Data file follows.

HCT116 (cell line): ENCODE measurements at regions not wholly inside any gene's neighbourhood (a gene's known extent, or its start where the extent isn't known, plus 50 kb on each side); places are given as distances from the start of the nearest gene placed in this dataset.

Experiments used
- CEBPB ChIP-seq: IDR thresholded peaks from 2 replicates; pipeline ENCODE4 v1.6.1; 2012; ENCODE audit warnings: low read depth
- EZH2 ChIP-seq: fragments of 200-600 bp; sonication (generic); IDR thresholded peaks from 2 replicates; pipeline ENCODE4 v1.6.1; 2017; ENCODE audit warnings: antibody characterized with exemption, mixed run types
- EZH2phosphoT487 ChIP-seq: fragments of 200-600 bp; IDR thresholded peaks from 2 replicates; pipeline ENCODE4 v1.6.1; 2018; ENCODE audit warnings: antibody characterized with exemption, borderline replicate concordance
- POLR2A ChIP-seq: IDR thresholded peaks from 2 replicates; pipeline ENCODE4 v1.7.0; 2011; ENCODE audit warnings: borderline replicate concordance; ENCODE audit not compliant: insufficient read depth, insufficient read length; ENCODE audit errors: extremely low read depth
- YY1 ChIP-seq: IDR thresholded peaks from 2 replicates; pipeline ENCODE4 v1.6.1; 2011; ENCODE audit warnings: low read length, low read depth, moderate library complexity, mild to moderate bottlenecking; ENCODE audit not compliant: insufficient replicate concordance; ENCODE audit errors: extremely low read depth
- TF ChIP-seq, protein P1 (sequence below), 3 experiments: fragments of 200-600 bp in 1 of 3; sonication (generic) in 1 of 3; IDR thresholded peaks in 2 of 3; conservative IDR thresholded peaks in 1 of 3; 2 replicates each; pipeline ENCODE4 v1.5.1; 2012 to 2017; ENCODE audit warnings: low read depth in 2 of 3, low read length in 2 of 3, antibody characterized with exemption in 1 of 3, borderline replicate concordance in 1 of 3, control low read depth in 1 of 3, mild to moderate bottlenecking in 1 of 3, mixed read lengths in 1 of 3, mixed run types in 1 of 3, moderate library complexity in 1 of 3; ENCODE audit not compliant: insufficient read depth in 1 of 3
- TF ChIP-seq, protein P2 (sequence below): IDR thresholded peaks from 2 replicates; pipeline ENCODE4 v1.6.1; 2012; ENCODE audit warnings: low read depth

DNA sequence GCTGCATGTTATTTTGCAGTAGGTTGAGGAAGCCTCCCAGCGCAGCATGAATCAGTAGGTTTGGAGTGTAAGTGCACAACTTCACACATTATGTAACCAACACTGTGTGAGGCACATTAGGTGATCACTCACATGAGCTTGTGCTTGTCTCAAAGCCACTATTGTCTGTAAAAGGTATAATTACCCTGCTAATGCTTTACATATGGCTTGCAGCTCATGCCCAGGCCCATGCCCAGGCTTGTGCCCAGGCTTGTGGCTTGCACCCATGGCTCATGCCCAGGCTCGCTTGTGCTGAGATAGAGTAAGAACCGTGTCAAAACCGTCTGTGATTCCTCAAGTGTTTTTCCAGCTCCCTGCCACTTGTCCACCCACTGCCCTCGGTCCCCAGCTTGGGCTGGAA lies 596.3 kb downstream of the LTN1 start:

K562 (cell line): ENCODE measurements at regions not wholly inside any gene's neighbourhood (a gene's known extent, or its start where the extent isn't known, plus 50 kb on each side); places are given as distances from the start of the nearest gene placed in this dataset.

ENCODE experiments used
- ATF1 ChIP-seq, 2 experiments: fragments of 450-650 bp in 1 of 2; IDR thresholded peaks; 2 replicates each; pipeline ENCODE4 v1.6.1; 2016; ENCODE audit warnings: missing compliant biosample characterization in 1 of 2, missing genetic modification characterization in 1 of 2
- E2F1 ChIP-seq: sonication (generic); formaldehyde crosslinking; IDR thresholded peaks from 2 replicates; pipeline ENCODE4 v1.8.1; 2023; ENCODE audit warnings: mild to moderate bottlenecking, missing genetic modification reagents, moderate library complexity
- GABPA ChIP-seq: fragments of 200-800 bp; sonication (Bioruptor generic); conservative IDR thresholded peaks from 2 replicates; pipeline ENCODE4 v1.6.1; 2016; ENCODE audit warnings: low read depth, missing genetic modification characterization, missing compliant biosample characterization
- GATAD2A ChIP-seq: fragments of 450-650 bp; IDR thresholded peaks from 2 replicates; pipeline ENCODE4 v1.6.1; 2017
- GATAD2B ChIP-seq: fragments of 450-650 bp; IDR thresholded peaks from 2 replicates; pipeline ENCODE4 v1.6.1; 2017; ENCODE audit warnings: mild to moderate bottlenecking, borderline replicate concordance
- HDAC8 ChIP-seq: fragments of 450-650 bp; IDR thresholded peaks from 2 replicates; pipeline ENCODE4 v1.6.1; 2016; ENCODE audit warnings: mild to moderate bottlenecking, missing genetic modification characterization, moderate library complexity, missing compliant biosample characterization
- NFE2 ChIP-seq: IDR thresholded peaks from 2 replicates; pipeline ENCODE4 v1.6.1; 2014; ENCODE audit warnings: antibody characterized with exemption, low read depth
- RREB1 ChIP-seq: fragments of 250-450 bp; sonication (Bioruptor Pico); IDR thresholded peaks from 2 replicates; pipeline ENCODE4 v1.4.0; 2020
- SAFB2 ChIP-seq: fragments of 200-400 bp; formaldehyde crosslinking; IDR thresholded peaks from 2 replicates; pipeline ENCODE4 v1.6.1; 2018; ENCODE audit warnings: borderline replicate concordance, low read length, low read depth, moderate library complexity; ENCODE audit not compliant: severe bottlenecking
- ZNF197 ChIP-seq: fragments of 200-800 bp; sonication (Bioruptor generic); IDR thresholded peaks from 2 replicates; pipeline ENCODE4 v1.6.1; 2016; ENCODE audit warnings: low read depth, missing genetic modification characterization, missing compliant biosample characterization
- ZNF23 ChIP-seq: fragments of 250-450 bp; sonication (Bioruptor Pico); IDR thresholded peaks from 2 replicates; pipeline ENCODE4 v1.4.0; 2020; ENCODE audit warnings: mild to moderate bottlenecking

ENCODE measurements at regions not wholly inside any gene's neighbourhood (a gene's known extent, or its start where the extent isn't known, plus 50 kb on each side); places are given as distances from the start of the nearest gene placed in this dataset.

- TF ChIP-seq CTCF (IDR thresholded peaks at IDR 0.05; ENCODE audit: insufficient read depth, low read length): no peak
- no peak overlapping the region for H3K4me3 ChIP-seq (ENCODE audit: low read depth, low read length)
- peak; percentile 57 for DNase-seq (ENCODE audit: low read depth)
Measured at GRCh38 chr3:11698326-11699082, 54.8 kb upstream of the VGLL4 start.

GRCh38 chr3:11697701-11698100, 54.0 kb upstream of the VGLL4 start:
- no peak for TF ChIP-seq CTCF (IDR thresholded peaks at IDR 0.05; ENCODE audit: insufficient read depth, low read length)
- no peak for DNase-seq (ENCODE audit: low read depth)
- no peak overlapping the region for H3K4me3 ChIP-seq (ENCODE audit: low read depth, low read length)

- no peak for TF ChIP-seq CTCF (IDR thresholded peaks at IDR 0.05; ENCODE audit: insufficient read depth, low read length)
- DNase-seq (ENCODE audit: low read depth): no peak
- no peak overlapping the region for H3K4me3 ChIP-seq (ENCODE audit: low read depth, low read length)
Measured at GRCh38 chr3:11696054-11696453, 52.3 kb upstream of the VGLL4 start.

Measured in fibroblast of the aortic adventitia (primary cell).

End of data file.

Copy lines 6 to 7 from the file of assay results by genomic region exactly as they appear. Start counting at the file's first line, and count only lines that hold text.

- POLR2A ChIP-seq: IDR thresholded peaks from 2 replicates; pipeline ENCODE4 v1.7.0; 2011; ENCODE audit warnings: borderline replicate concordance; ENCODE audit not compliant: insufficient read depth, insufficient read length; ENCODE audit errors: extremely low read depth
- YY1 ChIP-seq: IDR thresholded peaks from 2 replicates; pipeline ENCODE4 v1.6.1; 2011; ENCODE audit warnings: low read length, low read depth, moderate library complexity, mild to moderate bottlenecking; ENCODE audit not compliant: insufficient replicate concordance; ENCODE audit errors: extremely low read depth